• By Larry Steckel •
This week will be the start of the early postemergence applications in cotton. These applications are often critical to not only curtail weed competition but to combat thrips injury as well.
The biggest concern with these applications is injury to the young cotton plants. Traditionally, the main pesticides applied are a mixture of glyphosate plus either Dual, Outlook or Warrant plus acephate. Those herbicides, which contain a good surfactant in glyphosate with the oil formulations of the chloracetamide herbicides, will always burn young cotton leaves. The typical cotton injury will range from 10 to 20%.
The acephate that is often tankmixed with these herbicides will typically not add to the cotton injury. However, in recent years, more injury is seen from adding dicamba to this tankmix in Xtend cotton. My experience has been to expect another 5% to 10% injury when XtendiMax or Engenia is applied in a mixture with the herbicides mentioned above.
On top of the typical cotton injury seen with those tankmixtures, all the scattered showers in the forecast for the next 10 days can cause frequent weather delays where sprayers are often sitting loaded for hours or even days.
Herbicides like Dual, Outlook and Warrant, as soon as the agitation is shut-off, are prone to settling to the bottom of the spray tank. Then when the sprayer is cranked up and the application begins, an extremely stout rate of the chloracetamide herbicide will be sprayed for a good part of the tank load.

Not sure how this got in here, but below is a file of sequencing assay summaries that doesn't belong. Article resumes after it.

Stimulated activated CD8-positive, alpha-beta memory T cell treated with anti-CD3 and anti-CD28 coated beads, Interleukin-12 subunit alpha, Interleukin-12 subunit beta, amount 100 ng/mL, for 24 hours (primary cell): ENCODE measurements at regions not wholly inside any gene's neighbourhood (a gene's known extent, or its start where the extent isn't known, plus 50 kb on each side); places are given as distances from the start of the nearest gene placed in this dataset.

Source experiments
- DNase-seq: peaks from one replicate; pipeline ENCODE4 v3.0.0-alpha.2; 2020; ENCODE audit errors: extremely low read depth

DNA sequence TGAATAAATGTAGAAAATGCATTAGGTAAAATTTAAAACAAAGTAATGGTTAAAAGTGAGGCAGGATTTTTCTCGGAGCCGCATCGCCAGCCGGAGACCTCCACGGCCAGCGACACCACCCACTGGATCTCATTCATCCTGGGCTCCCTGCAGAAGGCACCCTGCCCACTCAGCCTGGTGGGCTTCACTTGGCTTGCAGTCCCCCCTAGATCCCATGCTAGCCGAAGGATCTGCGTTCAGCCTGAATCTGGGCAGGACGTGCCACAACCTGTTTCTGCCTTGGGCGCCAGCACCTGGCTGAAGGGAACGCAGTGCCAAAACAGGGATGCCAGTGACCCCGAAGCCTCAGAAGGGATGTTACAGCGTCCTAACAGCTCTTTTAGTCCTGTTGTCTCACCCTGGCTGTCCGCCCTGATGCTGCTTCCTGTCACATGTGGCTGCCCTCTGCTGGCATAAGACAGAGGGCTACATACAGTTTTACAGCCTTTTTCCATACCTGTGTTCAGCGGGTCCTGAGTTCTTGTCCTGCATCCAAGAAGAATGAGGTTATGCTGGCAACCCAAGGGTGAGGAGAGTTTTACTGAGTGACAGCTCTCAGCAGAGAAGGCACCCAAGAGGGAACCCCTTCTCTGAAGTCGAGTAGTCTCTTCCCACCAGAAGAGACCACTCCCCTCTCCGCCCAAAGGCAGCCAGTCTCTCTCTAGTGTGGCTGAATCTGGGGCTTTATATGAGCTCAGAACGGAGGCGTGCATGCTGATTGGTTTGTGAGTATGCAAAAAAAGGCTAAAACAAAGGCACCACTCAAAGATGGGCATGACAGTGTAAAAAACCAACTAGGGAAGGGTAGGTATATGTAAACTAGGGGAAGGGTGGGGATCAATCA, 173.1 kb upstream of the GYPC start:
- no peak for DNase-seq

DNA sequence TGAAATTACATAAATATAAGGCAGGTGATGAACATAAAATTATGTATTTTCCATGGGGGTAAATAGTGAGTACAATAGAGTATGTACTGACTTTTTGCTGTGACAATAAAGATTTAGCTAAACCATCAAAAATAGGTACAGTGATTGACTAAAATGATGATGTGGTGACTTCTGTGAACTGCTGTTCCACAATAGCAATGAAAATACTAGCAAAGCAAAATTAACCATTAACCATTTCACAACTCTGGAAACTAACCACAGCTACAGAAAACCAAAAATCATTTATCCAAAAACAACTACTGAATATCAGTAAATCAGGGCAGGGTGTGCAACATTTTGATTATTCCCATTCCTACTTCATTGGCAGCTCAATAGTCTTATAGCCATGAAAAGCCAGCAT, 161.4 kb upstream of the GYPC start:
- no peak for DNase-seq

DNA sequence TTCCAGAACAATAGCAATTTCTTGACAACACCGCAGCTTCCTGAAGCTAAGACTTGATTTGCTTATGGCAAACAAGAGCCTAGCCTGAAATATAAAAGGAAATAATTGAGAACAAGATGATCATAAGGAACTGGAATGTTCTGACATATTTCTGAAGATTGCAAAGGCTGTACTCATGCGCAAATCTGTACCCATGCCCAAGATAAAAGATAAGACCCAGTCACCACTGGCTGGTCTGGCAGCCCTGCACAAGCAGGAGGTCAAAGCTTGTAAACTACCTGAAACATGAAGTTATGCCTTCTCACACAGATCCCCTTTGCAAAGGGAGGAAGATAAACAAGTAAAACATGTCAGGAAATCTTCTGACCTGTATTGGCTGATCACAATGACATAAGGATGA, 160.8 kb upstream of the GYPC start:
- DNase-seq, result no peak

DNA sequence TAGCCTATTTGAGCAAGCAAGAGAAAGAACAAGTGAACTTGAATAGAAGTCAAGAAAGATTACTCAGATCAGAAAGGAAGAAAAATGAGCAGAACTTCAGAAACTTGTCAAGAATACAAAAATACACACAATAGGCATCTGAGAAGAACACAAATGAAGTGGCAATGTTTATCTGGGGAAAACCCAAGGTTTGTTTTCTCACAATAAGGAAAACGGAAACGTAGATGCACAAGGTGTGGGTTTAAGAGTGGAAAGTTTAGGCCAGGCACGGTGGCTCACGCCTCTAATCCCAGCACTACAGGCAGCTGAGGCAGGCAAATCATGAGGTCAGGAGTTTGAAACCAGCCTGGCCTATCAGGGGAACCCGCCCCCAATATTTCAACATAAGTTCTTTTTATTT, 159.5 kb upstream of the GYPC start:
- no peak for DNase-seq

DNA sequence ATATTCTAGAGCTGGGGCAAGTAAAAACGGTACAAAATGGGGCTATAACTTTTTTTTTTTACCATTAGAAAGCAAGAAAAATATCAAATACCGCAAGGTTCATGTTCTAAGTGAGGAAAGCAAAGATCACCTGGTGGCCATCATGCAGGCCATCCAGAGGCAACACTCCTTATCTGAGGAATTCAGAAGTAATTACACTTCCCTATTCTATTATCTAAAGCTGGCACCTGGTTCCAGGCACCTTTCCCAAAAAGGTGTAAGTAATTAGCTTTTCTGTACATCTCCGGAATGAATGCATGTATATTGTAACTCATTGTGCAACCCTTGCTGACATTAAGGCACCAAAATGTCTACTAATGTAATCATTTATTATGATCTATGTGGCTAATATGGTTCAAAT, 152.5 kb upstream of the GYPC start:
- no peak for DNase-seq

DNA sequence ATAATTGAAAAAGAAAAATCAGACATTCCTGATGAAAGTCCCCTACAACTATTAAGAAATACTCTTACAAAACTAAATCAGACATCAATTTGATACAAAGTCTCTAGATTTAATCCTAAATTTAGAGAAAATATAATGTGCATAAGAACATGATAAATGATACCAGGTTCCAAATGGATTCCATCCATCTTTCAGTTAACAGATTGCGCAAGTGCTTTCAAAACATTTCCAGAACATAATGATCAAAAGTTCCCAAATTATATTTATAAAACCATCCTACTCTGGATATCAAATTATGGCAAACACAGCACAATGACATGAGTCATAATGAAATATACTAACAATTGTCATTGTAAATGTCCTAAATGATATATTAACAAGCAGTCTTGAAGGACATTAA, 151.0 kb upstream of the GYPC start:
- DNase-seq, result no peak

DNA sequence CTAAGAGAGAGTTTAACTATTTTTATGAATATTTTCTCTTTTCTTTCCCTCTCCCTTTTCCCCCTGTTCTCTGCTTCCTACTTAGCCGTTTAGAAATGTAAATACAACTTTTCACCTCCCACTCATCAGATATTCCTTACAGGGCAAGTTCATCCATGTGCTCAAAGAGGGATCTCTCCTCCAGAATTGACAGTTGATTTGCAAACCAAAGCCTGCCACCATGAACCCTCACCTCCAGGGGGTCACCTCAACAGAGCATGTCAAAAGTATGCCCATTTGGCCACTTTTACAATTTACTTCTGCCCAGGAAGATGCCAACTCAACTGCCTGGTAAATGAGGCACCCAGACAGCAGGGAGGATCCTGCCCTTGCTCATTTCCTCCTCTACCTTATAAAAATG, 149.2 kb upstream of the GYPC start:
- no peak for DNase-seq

Spend time re-agitating the tank
This can cause extreme burn. So what is the answer to this problem?
The best solution I have learned from a very experienced sprayer operator is to spend a good while re-agitating the tank. Then when you think you have done it long enough, spend a good bit more time agitating the tank.
The weather delays can cause issues in more ways than one. Some applicators in a hurry to load a sprayer will add multiple herbicides, adjuvants and often insecticides all together into the induction tank with no water.
If pumped directly into the spray tank in one big glob, they often will not disperse in the tank but settle to the bottom. All those products settled at the bottom are the first to be sprayed and at a much higher rate than intended, resulting in injured cotton for much of that tank full.
In our research, we do not see as much injury as what is often seen in the field as we mix them one at a time in water. That would be the solution here as well.
Load some water, then each product into the spray tank one at a time instead of mixing all the products together by themselves, then putting them into the sprayer tank in one big batch.
Dr. Larry Steckel is a University of Tennessee Extension weed specialist. He may be reached at firstname.lastname@example.org.